DUBLIN (Reuters) – Bank of Ireland said it has sold or accepted repayment of 5 billion euros (4.4 billion pounds) of loans in the United States, Britain, Europe and the Middle East at a discount of around 9 percent, putting it on track meet its targets under an EU-IMF bailout.
Ireland’s government pledged to radically shrink its domestic banking sector after a disastrous binge on property loans, and Bank of Ireland, the country’s largest lender, is to sell 10 billion euros in loans and accept repayment of another 20 billion euros worth by the end of 2013.
Bank of Ireland, the only domestic lender to avoid falling into state control, said it had raised 4.54 billion euros from the sale of the loan books, a higher price than expected, meaning there was no impact on its core tier one ratio.
Bank of Ireland had a pro forma core tier one ratio, a key measure of financial strength, of 15.4 percent at the end of June.
Ireland’s banks need to shrink their loan books to reduce their dependence on emergency funding from the European Central Bank and the Irish central bank, which at the end of September stood at 153.6 billion euros.
Bank of Ireland needs to dispose of another 5 billion euros worth of loans by the end of 2013, and it said it was making good progress.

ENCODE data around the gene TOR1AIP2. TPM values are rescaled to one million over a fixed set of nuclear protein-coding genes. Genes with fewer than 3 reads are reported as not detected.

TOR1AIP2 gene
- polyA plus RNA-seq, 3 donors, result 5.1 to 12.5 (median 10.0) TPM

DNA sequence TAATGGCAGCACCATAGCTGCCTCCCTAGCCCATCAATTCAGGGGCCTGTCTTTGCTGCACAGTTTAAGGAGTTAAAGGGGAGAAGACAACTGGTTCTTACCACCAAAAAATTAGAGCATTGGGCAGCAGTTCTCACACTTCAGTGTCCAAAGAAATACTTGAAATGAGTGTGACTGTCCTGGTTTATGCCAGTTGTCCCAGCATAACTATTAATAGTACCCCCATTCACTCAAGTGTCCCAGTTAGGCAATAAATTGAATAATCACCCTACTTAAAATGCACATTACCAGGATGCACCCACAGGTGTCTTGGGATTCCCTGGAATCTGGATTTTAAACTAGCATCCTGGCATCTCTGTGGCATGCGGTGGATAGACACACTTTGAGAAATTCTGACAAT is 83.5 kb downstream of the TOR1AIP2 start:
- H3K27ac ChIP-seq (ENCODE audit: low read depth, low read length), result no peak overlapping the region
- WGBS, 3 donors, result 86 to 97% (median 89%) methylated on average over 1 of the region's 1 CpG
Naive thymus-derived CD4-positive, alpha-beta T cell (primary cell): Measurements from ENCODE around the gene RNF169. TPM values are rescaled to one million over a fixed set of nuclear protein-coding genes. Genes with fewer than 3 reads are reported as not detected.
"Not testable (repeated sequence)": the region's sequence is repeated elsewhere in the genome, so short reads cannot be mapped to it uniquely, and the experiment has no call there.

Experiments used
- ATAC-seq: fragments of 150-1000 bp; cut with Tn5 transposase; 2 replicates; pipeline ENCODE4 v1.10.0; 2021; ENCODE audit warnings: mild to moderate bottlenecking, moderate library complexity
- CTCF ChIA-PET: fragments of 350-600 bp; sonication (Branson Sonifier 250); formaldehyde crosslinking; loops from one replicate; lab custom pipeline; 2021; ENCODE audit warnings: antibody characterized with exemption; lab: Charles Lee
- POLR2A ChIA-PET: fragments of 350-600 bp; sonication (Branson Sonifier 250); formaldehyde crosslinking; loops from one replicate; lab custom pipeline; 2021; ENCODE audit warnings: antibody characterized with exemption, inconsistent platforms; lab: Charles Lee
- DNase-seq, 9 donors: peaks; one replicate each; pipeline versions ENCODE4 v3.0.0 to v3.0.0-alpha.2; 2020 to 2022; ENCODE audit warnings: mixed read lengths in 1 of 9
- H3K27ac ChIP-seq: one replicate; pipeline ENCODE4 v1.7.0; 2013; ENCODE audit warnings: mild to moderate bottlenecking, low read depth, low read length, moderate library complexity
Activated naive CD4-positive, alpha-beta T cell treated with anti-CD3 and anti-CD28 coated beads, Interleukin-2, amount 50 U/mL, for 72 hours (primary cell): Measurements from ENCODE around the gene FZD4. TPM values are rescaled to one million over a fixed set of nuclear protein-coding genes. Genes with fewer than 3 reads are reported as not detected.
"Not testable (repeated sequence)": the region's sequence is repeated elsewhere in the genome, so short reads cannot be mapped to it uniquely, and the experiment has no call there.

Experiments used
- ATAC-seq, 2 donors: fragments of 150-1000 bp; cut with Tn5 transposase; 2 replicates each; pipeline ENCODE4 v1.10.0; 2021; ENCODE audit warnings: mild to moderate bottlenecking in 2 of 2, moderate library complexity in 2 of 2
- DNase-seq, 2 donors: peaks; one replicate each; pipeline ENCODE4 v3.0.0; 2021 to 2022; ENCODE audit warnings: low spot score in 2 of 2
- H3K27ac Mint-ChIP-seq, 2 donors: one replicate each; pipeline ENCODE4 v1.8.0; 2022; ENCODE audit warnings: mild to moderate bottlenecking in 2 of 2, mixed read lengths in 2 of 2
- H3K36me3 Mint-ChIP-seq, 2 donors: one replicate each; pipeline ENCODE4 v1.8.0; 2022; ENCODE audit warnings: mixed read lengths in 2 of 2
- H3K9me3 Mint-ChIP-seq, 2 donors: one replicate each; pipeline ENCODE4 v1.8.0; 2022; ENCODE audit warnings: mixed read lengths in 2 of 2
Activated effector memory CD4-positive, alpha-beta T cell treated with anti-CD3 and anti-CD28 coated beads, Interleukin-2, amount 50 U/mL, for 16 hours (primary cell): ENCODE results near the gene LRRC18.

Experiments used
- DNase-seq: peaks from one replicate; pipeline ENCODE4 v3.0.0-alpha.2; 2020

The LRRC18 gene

It said it was in advanced talks with potential purchasers of project finance loans.
The loans already sold include a U.S. commercial real estate portfolio valued at $1.13 billion, some 1.33 billion pounds of UK commercial property loans sold to Kennedy Wilson and institutional partners for 1.07 billion pounds, and 1.23 billion pounds of British residential mortgages sold to a unit of Britain’s Nationwide Building Society for 1.13 billion pounds.
Bank of Ireland also sold a portfolio of project finance loans with total commitments of 670 million euros to GE Energy Financial Services . The loans relate to a portfolio of energy assets across North America, the UK, continental Europe and the Middle East.